So I've been asked whether Photoshop or Painter is the right call...Well, it really depends on what you want to do. Both have advantages and disadvantages, and to work around these, I actually use both.
Photoshop does all the photo stuff great, such as color correcting or dodge and burn, and it can make intricate selections in many useful ways. The healing brush and patch tool are also nothing to sneeze at. Photoshop also has the advantage of being the popular kid on the playground, so there are brushes and filters you can add from third-party vendors.
Painter, on the other hand, is definitely made with the artist in mind. This is a fantastic tool when you need a piece of analog-looking artwork without the mess (and with multiple levels of undo). You can paint in watercolor, oil and acrylic, or draw with pencils, crayons or pen & ink, just to name a few. And the great part is, it actually looks like you've painted in watercolor, oil and acrylic, etc. I also like being able to rotate my canvas as I work, just as I would be able to had I actually been drawing on real paper.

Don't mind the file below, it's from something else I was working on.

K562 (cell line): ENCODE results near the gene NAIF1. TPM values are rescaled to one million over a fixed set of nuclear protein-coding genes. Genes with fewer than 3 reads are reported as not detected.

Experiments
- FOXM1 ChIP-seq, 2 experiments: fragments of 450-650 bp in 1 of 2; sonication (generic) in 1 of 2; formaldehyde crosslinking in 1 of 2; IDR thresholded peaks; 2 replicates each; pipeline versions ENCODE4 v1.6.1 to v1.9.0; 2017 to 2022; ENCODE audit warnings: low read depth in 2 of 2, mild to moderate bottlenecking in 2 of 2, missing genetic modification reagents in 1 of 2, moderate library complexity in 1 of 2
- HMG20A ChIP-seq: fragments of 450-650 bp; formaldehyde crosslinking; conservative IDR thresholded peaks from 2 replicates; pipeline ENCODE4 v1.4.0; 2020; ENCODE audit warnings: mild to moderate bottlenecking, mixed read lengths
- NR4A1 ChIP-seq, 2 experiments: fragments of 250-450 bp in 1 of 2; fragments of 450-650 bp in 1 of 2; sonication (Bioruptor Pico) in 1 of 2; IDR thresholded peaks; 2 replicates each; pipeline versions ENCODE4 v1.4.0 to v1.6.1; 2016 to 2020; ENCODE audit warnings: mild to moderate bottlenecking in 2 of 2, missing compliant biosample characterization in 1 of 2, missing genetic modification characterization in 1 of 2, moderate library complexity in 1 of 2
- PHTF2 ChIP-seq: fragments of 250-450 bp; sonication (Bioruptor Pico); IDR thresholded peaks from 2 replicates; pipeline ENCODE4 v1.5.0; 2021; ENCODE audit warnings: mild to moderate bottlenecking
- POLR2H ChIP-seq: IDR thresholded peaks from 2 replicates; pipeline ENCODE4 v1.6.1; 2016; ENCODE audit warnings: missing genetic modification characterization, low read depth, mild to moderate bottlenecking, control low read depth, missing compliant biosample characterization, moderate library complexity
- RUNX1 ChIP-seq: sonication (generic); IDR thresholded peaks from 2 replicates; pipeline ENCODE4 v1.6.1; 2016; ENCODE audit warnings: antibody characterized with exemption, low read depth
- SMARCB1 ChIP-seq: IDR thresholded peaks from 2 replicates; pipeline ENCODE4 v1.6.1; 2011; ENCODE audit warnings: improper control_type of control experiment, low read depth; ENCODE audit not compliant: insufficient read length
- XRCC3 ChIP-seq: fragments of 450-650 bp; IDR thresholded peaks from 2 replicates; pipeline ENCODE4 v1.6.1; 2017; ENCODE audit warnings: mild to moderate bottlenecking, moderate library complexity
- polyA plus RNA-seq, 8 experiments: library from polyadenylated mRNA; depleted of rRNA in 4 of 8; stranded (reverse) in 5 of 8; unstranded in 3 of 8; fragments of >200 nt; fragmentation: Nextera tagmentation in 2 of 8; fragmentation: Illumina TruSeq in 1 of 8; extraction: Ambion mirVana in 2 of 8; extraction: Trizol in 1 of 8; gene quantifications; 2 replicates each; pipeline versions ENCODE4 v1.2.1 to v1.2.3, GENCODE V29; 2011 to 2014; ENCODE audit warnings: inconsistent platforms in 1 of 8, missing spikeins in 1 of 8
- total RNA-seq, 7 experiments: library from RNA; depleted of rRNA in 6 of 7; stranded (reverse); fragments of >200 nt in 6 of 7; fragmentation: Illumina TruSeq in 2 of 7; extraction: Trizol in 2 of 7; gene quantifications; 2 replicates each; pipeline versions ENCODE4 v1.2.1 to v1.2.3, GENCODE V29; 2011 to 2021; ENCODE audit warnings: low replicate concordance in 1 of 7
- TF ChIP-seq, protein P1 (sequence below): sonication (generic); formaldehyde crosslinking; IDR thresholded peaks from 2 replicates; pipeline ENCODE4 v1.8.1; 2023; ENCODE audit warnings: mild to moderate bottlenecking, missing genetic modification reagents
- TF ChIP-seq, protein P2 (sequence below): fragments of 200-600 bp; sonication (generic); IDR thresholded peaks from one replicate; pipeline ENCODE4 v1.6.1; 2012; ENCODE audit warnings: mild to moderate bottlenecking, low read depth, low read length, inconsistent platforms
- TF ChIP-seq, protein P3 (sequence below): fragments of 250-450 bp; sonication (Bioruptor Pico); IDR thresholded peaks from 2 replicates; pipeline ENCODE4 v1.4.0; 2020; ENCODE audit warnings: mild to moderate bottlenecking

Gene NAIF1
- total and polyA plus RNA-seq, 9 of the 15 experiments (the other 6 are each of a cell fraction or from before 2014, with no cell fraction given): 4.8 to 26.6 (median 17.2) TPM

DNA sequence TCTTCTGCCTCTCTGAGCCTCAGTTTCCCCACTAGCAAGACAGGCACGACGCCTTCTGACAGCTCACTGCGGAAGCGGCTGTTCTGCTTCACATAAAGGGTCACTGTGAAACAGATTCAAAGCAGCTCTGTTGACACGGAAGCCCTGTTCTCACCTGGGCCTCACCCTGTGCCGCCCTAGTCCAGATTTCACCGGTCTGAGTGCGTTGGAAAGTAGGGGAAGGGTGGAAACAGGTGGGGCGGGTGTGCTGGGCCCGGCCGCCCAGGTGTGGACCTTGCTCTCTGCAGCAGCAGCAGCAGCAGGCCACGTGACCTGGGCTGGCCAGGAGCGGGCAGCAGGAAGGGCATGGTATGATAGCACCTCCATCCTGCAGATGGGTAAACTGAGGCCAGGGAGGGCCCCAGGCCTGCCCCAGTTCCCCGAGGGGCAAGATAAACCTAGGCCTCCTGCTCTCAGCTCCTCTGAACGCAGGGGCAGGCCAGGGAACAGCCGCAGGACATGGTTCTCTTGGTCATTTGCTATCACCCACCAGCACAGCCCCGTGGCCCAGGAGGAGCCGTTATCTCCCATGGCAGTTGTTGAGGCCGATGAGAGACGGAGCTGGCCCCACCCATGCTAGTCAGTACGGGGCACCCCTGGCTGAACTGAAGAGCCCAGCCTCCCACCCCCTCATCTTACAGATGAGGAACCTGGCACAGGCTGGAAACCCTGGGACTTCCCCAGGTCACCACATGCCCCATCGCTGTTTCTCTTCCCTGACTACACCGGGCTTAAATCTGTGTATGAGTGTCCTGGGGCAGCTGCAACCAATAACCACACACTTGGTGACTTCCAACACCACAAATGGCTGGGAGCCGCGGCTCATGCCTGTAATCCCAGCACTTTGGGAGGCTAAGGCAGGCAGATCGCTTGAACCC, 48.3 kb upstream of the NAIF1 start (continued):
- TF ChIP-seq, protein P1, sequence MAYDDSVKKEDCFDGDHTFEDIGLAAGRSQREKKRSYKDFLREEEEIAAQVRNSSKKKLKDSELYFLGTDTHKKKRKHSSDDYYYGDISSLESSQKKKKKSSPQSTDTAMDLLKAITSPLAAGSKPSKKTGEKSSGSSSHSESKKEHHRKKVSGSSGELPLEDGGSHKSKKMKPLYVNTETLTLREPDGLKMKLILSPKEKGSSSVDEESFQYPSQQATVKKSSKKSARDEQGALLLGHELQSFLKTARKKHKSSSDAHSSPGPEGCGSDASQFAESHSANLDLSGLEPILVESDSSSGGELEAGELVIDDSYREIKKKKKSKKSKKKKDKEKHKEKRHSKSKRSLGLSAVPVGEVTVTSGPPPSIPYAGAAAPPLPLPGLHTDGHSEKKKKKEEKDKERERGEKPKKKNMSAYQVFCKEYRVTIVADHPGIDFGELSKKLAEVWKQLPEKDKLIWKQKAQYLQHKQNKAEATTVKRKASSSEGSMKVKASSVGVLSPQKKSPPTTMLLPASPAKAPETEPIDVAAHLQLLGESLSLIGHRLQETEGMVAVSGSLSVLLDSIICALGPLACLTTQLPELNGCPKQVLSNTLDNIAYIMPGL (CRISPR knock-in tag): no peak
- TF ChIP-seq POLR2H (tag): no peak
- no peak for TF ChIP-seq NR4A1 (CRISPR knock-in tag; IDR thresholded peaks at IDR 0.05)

Here's how I've been working lately:
I'll draw my sketch by hand (on real paper with a real pencil), and scan the sketch into Photoshop. In Photoshop, I'll make any rearranging/resizing changes that may be necessary, and save the changes as a .PSD file. Next, I'll open the file in Painter and do whatever painting or drawing I'm planning on doing, and save the file in all its layers as a native .RIF as I go. After I've finished in Painter, I'll drop all the layers (like flattening in Photoshop), save the file as a .PSD, and open it in Photoshop. There I can correct any colors, or convert to whatever color profile I need to. I've also started using grunge brushes in my work which I'll apply at this point (please see http://www.the-rots.blogspot.com for some grunge edge examples -- all of the color and pen & ink has been added in Painter). From Photoshop, I can save the file however I need to (there are about 16 different types of files Photoshop can save as) or use the nifty "Save for Web" feature.
Photoshop or Painter? It depends where you want to go with it.